Why does God seem different in the Old Testament?

God is love according to 1 John 4:8. Even people who are not Christians will sometimes quote that. But sometimes people will ask a follow up question, “Where is this God of love in the blood and violence of the Old Testament?” Fortunately, God gave us more than one verse of scripture with which to know him. So we need to search out the whole Bible to understand the answer to this question.

First, let’s talk about the Old Testament for the Christian. For the authors of the New Testament, the Old Testament was their Bible. We read and interpret the Old Testament through what we know from the New Testament, but we definitely need to read it.

All Scripture is breathed out by God and profitable for teaching, for reproof, for correction, and for training in righteousness, that the man of God may be complete, equipped for every good work. 2 Timothy 3:17-18

And he said to them, “O foolish ones, and slow of heart to believe all that the prophets have spoken! Was it not necessary that the Christ should suffer these things and enter into his glory?” And beginning with Moses and all the Prophets, he interpreted to them in all the Scriptures the things concerning himself. Luke 24:25-27 (emphasis added)

There is a great quote by the early church father Augustine that puts the relationship between the Old and New testaments into perspective:

The New Testament lies hidden in the Old, and the Old Testament is unveiled in the New.Augustine, A.D. 354-430

Next, let’s talk about sin. God is Love, that is absolutely true. God is also holiness and light. Light by its very nature destroys darkness. And God’s holiness by its very natures destroys sin. It would be a grave mistake in this era of mercy, when forgiveness can be ours through Jesus Christ, to believe that God doesn’t really care about sin, and that he will never put a final and complete end to it.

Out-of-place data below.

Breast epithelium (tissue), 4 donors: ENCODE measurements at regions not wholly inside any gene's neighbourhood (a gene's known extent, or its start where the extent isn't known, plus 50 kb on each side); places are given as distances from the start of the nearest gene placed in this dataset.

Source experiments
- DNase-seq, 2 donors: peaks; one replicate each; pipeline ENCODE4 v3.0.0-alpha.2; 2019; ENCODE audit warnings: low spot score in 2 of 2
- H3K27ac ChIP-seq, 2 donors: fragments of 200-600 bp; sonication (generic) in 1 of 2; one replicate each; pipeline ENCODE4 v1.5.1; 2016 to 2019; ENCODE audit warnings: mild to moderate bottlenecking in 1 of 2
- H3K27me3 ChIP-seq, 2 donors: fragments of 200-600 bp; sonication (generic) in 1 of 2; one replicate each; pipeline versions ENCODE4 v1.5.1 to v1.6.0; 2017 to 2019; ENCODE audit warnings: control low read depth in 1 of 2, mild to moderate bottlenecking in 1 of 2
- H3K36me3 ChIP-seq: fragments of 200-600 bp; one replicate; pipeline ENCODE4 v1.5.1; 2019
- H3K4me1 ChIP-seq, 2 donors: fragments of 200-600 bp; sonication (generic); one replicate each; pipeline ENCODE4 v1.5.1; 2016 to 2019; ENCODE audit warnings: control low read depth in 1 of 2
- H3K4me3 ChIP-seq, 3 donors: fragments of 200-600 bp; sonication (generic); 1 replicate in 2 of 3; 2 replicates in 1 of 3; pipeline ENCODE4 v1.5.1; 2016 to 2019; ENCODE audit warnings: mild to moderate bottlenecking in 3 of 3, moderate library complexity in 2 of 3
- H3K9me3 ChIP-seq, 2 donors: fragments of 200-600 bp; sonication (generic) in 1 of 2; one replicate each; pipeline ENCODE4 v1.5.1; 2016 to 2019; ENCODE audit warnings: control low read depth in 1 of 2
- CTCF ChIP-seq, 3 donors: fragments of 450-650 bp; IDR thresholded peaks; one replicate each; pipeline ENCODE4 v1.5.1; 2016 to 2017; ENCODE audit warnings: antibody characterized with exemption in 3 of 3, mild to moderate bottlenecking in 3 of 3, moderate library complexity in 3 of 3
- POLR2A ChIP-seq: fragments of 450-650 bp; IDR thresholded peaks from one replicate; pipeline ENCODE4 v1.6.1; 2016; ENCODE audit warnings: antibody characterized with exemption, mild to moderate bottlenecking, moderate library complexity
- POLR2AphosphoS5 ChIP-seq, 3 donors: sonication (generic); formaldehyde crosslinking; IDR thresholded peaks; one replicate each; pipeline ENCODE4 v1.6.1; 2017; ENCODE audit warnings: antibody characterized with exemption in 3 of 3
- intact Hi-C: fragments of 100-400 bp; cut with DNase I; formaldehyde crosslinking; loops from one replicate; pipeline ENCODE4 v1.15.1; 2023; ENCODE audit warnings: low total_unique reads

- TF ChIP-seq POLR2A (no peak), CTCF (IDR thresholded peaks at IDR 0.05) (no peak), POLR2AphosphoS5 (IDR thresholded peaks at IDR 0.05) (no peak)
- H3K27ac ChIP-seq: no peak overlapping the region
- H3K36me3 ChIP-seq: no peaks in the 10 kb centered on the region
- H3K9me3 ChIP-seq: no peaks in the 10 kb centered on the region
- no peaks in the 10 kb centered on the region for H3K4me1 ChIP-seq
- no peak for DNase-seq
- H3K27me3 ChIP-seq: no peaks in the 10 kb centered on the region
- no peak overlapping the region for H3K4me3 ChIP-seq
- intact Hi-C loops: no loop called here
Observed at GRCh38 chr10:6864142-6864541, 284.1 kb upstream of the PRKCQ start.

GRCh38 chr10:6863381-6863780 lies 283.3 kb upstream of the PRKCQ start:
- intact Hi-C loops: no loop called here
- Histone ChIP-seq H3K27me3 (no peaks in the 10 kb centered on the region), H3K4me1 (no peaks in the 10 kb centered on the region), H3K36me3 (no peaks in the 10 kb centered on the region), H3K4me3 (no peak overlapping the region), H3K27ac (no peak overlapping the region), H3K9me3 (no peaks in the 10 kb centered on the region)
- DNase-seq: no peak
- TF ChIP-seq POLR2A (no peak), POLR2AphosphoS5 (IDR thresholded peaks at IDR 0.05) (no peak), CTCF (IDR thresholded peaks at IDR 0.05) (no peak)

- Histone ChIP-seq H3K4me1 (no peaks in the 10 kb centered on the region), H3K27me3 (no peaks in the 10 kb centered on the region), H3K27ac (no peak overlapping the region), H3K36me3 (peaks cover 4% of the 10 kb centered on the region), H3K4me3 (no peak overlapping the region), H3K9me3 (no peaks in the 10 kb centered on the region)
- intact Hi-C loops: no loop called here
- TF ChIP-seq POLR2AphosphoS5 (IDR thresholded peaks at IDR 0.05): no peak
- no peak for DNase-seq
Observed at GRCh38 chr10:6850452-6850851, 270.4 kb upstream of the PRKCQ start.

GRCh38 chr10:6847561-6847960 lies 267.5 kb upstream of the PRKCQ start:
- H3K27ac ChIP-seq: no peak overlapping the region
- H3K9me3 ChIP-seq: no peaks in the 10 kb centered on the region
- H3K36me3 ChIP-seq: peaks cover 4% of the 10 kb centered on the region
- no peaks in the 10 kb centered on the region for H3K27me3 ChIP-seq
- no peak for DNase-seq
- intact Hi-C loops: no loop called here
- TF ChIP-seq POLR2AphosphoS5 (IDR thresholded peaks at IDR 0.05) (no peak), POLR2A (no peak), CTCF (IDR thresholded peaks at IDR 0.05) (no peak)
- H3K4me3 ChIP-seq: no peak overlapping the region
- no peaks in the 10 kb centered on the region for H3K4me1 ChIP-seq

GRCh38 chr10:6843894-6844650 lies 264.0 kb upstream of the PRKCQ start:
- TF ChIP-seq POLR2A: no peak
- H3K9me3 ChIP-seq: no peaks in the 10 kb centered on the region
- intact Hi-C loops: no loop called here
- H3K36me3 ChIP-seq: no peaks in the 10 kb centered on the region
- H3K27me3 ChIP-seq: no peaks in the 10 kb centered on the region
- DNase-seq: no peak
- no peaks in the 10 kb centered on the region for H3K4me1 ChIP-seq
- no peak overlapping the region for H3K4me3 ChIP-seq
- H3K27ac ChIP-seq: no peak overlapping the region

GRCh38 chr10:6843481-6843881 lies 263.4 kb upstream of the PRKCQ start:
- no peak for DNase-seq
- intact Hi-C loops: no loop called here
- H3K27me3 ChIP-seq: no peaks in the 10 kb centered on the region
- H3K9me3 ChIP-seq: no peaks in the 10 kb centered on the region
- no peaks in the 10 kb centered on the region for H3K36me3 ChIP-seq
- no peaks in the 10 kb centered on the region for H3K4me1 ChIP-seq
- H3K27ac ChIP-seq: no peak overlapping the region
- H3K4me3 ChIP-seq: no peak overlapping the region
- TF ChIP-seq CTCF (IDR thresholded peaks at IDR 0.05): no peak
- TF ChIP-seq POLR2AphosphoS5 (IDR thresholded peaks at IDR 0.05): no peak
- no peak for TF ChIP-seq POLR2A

God’s wrath against sin is what helps us understand the greatness of his mercy. After all, if sin is no big deal, why did God have to send his Son into the world to die for our sins? The Old Testament teaches us that sin brings death, and that a Day of the Lord is coming when God will ultimately destroy all who oppose him (see for example: Isaiah 65, Dan. 12:2, Zeph. 1).

Finally, let’s talk about God’s long range plan of revealing himself to the world. God is eternal, he sees all of history as one moment. That’s hard to wrap our minds around, but at least let that thought remind you that what seems to us like a long time, even thousands of years, is nothing more than a passing moment to God.

God revealed himself to the first man and woman, Adam and Eve. They sinned and were expelled from God’s presence and died. The virus of sin quickly consumed the whole world. Genesis 6 records these sad and terrible words:

The Lord saw that the wickedness of man was great in the earth, and that every intention of the thoughts of his heart was only evil continually. And the Lord regretted that he had made man on the earth, and it grieved him to his heart. So the Lord said, “I will blot out man whom I have created from the face of the land, man and animals and creeping things and birds of the heavens, for I am sorry that I have made them.” Genesis 6:5-7